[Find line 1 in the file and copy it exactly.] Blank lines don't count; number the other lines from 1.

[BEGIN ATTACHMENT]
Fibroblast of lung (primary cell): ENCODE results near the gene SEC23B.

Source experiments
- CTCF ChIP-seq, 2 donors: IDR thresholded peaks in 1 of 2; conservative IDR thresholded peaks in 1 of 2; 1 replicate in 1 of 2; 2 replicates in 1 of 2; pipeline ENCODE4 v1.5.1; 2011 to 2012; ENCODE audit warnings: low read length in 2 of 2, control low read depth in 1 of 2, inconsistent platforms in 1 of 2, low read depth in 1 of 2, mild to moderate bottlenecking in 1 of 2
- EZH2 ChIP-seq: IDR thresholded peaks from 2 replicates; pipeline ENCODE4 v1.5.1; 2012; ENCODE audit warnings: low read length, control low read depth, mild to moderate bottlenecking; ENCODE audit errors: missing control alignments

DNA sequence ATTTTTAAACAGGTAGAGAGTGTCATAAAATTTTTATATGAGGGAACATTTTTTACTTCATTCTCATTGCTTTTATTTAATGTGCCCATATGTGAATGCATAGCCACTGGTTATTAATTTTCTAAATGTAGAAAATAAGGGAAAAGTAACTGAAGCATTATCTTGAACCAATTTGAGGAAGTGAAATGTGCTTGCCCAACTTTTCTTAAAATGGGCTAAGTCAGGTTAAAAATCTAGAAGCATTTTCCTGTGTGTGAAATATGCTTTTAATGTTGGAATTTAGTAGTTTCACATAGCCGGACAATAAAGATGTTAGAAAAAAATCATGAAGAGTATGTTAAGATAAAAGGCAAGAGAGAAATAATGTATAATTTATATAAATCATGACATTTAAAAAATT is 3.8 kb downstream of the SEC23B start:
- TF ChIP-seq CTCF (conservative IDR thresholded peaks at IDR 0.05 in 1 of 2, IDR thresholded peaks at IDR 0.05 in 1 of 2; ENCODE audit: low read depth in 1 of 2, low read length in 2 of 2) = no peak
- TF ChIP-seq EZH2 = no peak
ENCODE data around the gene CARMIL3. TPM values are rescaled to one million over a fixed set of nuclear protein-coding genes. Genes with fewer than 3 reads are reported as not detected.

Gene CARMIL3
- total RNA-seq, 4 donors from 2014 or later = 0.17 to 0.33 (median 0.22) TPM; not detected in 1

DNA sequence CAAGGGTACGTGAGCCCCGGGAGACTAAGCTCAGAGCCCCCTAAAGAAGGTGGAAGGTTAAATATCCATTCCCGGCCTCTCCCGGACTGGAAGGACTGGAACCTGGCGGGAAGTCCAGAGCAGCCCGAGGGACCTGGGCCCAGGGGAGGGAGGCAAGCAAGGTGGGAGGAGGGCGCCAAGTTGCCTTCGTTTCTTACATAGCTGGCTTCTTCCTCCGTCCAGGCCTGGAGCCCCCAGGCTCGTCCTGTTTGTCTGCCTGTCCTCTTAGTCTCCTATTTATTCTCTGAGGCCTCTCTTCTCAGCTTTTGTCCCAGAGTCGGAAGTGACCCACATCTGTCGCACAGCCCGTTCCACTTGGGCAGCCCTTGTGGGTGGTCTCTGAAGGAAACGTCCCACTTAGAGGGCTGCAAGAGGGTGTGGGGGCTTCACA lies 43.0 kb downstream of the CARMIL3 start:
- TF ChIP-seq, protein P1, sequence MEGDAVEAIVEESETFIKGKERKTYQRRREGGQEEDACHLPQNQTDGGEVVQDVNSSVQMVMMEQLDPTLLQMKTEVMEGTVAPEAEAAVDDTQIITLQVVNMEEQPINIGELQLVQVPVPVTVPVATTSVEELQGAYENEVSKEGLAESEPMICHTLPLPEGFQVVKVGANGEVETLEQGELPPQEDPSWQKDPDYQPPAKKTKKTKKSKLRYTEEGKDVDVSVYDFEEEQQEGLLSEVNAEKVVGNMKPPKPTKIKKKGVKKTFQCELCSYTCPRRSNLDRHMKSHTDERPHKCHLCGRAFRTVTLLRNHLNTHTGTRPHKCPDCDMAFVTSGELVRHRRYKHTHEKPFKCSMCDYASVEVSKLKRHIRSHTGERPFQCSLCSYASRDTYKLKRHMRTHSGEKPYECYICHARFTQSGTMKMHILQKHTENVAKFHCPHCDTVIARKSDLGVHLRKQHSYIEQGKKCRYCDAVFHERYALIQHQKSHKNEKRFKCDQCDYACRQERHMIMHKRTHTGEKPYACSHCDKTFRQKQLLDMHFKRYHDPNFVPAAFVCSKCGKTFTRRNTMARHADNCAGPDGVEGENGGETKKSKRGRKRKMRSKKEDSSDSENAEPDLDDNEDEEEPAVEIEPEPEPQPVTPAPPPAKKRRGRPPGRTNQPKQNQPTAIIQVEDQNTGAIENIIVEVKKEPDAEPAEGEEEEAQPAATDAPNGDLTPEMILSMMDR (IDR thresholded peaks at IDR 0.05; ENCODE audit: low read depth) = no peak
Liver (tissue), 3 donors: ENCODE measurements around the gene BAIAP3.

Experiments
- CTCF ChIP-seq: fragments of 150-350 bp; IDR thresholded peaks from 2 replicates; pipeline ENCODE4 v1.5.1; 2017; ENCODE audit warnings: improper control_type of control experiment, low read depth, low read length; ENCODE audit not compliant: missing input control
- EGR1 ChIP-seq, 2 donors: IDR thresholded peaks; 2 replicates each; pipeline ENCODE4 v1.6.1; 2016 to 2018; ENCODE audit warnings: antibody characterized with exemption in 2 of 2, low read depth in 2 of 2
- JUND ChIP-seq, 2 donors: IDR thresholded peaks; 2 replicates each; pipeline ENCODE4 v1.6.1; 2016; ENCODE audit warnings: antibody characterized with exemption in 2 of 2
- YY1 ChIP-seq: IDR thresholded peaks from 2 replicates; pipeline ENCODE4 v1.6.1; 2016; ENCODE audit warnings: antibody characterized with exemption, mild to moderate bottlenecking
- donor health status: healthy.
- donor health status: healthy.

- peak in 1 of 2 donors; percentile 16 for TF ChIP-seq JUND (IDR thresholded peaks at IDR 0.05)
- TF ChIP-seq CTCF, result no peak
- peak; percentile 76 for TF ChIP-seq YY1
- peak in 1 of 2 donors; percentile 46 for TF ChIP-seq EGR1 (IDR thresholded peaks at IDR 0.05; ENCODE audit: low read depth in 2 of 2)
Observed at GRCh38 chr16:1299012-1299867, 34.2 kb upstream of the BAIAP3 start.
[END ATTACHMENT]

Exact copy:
Fibroblast of lung (primary cell): ENCODE results near the gene SEC23B.